THE winter has been bleak for many families across Cornwall and the wider South West in terms of housing.

Figures from Shelter show nearly 2,000 people were homeless in Cornwall over Christmas, with as many as 12,500 across the wider South West. The former Home Secretary’s description of homelessness as a “lifestyle choice” is indicative of the current government’s obliviousness to the plight of thousands.

So what is the government doing about the housing crisis? Many private renters are finding themselves homeless even after spending years as model tenants, looking after the property and paying rent on time. This situation is allowed to continue due to section 21 orders, which give landlords the legal right to implement no-fault evictions. Tenants can find themselves subject to two months’ notice and, with the current housing shortage, it can prove impossible to find alternative accommodation in this period.

The Conservative manifesto pledged to abolish section 21 evictions and this was set out in the 2019 Renters Reform Bill. Four years on, private renters are still subject to section 21 notifications and the abolition of these has now been delayed due to being linked to the need for judicial reform. Thus, we are unlikely to see the reduction of section 21 evictions before the next general election with the government setting no timeline for abolition.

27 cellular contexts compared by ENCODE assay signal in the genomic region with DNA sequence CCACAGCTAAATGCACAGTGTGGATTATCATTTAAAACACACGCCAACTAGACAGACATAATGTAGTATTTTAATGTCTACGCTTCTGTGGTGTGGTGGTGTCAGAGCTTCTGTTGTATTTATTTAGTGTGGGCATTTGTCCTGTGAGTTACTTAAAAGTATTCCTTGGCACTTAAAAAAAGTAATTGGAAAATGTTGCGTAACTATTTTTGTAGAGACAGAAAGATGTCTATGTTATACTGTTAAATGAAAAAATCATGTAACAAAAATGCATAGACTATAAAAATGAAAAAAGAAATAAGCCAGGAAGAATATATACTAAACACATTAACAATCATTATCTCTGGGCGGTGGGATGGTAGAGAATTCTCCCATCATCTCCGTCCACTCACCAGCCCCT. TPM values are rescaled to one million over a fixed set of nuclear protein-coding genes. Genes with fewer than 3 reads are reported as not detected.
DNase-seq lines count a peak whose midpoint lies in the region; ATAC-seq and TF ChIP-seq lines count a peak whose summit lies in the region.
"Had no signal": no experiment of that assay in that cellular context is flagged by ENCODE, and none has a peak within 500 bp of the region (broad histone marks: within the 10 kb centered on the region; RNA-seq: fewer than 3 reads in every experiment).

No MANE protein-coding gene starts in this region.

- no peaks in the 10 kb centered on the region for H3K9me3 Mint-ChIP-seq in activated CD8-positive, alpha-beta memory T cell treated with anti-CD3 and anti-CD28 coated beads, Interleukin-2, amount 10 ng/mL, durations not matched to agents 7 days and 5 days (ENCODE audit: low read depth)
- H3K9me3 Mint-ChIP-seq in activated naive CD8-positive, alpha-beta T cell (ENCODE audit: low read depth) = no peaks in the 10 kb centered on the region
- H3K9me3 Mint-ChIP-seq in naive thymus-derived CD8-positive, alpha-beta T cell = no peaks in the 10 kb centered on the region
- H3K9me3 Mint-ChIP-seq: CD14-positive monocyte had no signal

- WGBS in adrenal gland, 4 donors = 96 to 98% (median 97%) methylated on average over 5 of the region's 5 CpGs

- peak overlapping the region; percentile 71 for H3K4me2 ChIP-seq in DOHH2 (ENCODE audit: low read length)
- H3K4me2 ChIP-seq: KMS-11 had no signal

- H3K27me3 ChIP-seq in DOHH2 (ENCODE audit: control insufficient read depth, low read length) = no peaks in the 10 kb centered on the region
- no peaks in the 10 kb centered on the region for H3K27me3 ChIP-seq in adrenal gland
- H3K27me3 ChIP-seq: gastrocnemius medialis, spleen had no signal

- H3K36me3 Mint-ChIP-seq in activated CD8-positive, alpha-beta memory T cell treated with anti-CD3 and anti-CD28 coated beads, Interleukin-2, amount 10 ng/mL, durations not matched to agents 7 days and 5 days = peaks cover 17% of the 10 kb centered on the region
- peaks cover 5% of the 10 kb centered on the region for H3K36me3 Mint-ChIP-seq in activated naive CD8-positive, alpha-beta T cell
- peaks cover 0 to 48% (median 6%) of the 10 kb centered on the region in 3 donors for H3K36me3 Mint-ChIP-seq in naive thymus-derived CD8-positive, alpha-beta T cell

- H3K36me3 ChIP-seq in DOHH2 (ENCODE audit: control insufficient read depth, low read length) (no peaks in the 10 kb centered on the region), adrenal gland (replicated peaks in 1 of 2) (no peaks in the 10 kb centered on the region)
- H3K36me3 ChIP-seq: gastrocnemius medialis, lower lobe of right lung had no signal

Rights and protections for tenants are essential in preventing unnecessarily high levels of homelessness and ensuring those in rental accommodation have safe homes fit for habitation. The Housing Bill 2016 was supposed to update the rights of renters but the Conservative government blocked a key Labour-backed amendment to ensure landlords were held to account.

So, having fallen short on improving tenants’ rights and the standard of rental accommodation, has the government succeeded in keeping its promises on increasing housing stock?

The answer in short is no. Targets set in 2021 for the building of 300,000 new homes by the mid 2020s is no longer a target, merely a commitment reiterated by Michael Gove that it will be completed “as soon as possible”.

Failing on commitments to increase housing stock creates a general housing shortage and pushes up rental prices. Labour’s plan is to reinstate house building targets, combined with restrictions on buy-to-lets and second home ownership, and a commitment to build more social housing.

So the choice is: do we vote for a change to fresh promises by Labour of improved rights and standards for tenants, more house building, more affordable homes and more social housing or do we stick with the Tories’ broken promises and lack of coherent plan from the 16th housing minister in 13 years?

by Louise Ladd of South East Cornwall Labour Party